It's a gesneriad, which means it's in the same family as African violets, gloxinias, sinningias, and Smithianthas. They tend to be hairy leaved little critters, like evenly moist soil, high humidity and semi-shaded light, and they have fabulous flowers.
Gesneriads are really fun because they have some interesting means of propagation. Ever broken a leaf off an African violet, stuck it in soil, and rooted it? A brand new plant, a clone of the mother plant, will spring up from the roots at the base of that leaf in just a few weeks. It's like magic!
Achimenes "Pink Nighty" stole my heart when I saw a tiny plant blooming its head off at The Glasshouse Works several years ago. Such an awesome brilliant, clear pink, and I liked the trailing growth habit. It makes an absolute mound of color, and it blooms hard all summer. Of course I bought it and it went forth and multiplied, with a little help from me. I had five pots of Achimenes last summer, lighting up the front porch. They say redheads shouldn't wear pink. My house blushes. I think everything looks OK against barn red.
I always grow it in containers; it's not the kind of thing you plant in your flower bed. A bit too delicate for that. My friend Nancy had given me some lavender Achimenes many years ago, and I'd really enjoyed them, but I'd lost track of them, and I was really glad to re-up on this magical plant.
Because Achimenes has a secret at its roots.
You'll be growing this plant and enjoying it and the nights will start getting a snap to them and the plant will suddenly start winding down. It just sighs and lies down, says it's done. If you didn't know better you'd think the cold had killed it. Not at all. It's just going into a sort of larval phase.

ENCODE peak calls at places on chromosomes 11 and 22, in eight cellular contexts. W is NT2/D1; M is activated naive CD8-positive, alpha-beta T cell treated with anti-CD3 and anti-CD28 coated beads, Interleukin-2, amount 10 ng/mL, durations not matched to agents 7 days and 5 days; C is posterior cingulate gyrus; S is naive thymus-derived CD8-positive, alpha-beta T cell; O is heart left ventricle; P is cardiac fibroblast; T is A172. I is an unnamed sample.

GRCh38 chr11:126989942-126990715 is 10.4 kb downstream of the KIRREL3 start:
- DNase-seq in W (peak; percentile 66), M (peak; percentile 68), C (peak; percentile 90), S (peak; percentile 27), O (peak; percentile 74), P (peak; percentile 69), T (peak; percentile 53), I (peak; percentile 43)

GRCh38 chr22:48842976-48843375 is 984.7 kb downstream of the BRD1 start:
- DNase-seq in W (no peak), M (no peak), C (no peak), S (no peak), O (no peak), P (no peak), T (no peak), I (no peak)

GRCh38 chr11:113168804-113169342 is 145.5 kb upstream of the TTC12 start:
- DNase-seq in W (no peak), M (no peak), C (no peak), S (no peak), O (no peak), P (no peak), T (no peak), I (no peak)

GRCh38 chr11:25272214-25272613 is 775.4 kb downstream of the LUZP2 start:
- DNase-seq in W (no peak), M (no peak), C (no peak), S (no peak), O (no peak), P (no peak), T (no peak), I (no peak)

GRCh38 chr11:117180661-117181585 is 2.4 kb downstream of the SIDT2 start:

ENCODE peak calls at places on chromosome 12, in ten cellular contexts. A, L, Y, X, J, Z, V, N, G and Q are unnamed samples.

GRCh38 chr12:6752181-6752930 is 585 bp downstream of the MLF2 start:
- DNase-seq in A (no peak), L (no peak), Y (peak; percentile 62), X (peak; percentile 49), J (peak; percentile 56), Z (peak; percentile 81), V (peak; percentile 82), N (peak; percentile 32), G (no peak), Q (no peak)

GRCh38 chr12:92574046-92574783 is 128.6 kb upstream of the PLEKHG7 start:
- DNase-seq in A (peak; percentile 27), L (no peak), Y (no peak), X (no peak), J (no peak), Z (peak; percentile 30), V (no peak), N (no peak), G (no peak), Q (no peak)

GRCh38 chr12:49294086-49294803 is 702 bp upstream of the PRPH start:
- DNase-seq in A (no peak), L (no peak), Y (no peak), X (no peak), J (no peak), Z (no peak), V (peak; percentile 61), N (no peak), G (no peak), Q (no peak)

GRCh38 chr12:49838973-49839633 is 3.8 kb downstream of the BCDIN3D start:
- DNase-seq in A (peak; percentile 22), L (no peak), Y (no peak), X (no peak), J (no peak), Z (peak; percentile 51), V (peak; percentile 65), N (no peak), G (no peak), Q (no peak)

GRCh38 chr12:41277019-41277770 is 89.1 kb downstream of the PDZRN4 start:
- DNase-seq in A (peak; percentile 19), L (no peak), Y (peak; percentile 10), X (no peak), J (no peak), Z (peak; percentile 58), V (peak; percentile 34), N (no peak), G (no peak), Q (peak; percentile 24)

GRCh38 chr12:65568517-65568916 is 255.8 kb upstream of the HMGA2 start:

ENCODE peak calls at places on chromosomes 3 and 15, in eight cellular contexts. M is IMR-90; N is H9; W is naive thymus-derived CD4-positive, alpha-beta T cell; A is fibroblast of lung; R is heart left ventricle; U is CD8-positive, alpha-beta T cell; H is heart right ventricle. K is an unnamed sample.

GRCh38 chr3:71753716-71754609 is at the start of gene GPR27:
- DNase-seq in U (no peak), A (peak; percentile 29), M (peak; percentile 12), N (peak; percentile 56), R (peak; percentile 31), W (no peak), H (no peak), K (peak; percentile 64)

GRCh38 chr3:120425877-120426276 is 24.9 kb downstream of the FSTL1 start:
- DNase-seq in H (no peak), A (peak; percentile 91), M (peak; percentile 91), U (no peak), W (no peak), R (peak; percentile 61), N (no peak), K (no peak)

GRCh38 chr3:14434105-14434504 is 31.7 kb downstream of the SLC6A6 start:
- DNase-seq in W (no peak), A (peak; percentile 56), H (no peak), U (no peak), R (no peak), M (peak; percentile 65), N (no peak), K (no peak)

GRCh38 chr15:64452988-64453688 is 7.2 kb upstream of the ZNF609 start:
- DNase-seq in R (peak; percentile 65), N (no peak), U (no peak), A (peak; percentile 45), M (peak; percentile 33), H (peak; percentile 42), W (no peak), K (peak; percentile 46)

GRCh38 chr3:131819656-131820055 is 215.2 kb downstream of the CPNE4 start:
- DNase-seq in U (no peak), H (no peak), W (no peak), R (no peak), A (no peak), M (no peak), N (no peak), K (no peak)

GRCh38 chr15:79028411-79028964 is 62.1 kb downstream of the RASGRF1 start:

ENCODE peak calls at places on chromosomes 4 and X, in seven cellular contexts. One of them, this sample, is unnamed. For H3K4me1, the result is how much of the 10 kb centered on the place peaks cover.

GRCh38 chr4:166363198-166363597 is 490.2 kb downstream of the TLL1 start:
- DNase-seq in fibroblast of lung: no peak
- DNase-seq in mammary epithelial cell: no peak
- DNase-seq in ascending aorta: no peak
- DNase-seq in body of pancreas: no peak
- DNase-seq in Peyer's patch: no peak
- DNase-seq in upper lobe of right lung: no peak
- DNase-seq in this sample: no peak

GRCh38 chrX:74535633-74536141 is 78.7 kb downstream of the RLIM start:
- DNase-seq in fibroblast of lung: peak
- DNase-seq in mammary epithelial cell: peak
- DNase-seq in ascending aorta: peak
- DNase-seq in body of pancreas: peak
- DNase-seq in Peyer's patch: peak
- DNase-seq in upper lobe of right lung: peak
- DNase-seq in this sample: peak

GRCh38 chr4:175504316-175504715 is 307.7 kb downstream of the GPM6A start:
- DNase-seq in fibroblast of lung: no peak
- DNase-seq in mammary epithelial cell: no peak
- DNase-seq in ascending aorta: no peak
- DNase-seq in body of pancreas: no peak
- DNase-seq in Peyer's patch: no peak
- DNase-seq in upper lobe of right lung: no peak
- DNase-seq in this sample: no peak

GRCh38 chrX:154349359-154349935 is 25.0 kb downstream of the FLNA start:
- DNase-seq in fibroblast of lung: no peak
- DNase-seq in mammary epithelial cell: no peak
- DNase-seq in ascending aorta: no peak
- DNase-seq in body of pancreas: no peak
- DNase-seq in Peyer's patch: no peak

For when you pull the plant out of the pot, you'll find these strange white tubers at the root, right up near the top of the soil. They're scaly and brittle, almost like friable pine cones. Corms? I'm not sure what you call them. I checked a few garden forums, and people are all over the map, calling them tubers, corms, bulbs...and then I found one woman declaring emphatically that they're none of those, they're RHIZOMES. And she put it all in capitals. Hmmm. Well, maybe. You're shouting, but does that make you right? Always pays to be dubious on the Interwebs. They don't look like rhizomes to me, nor do they act like them. I poked around a little more and found an historic text that refers to them as rhizomes: The Standard Cyclopedia of Horticulture. OK. Rhizomes they are. But I prefer "cormules." Mostly because I like the word. And maybe that lady will come here and shout at me. Heh.
that even now, only a few weeks after a frost finally blasted them away, seem so extravagantly beautiful that I can hardly believe I grew them.